The horror of grade crossing accidents has been with us since the first railroad turned a wheel. Even before automobiles, farmers and others carrying heavy wagon loads in horse-drawn trailers perished at railroad crossings. Nearly two centuries later, with lots of technology at our disposal, people still die trying to beat the train.
Politico is reporting The National Transportation Safety Board (NTSB) asked 14 tech companies – including giants Google, Apple, and Microsoft – to include railroad crossings in their navigation software. The request was made in 2016, and the three large tech giants have failed to act on it.
The use of cell phone navigation systems for finding directions around the corner or for destinations hundreds of miles away has grown exponentially over the past decade. Gone are the days where the service station map or the road atlas served as the bible for finding one’s way on the road. Now, it’s GPS-driven software and an artificial voice directing which way to turn, all on a device that’s less than half the size of a folded service station map.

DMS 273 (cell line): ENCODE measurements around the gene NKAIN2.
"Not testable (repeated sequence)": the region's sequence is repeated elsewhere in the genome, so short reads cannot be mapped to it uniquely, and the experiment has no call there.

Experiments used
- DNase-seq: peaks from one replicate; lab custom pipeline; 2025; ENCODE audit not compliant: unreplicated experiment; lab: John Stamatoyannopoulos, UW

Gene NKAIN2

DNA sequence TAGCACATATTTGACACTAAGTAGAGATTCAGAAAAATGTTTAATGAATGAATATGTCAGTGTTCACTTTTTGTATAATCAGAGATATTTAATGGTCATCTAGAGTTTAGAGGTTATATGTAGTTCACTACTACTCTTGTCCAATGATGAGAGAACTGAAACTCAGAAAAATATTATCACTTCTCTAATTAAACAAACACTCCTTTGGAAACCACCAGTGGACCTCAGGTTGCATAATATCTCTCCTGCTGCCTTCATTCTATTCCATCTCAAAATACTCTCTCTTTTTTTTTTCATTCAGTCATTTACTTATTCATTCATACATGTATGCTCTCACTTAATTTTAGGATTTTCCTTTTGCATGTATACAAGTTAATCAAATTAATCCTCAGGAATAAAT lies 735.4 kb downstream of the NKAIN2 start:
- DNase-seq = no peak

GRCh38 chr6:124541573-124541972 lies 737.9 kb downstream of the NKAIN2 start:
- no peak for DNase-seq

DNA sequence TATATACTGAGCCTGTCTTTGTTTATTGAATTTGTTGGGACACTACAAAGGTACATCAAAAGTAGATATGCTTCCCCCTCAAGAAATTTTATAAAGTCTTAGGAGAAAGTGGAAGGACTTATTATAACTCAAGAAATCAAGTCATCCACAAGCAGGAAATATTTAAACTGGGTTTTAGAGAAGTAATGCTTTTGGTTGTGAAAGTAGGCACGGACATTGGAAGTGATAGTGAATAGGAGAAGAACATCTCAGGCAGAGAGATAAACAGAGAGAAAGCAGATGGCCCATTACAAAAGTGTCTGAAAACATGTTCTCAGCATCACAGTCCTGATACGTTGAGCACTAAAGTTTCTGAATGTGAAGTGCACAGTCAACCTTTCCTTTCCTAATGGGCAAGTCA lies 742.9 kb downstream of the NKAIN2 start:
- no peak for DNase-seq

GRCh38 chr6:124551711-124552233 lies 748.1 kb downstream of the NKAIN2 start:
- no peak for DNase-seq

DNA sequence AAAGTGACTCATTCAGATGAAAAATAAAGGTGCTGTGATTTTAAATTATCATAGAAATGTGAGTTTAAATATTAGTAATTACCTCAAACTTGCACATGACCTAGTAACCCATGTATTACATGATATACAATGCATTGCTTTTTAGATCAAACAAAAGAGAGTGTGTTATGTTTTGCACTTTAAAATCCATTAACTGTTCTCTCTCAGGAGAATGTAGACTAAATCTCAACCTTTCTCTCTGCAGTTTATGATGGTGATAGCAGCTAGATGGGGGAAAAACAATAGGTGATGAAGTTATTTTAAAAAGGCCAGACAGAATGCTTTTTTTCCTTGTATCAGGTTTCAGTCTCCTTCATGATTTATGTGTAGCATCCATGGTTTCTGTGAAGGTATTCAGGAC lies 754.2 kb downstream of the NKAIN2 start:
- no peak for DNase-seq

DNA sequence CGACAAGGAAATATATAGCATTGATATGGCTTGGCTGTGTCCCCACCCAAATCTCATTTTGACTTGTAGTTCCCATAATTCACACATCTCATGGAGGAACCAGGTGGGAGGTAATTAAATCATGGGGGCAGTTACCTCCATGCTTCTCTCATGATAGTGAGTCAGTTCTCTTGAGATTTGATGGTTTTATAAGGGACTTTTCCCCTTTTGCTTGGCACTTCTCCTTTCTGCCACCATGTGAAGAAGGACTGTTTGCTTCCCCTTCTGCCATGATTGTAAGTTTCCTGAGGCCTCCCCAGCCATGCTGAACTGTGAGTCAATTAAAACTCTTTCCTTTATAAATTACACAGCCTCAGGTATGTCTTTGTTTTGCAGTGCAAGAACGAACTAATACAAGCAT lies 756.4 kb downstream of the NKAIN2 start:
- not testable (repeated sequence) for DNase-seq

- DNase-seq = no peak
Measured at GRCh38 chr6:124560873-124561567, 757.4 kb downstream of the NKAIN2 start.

The debate between the tech companies and the NTSB stems from a crash in Oxnard, California in February 2015. In this instance, a truck driver was using Google Maps to find his way, and accidentally found himself sitting on railroad tracks and later hit by a train that killed the engineer and injured 32 others on the train.
Politico says that Google reported that it is “aware” of the “recommendation and will continue to look for new ways to bring drivers useful features that help them get around safely.” Apple and Microsoft did not respond to Politico’s request for comment about this statement, nor have they responded to the NTSB. Google’s argument to the NTSB for not including railroad crossing information seems to be rooted in their quest for a balanced application that will distract or confuse drivers.
The NTSB told the chiefs of the 14 tech companies it contacted that including railroad crossings in its navigation software would “provide road users with additional safety cues and . . . reduce the likelihood of crashes.”
The Federal Railroad Administration (FRA) and the NTSB maintain lines of communication with tech companies on this issue, but communication so far has not borne much, if any, fruit.
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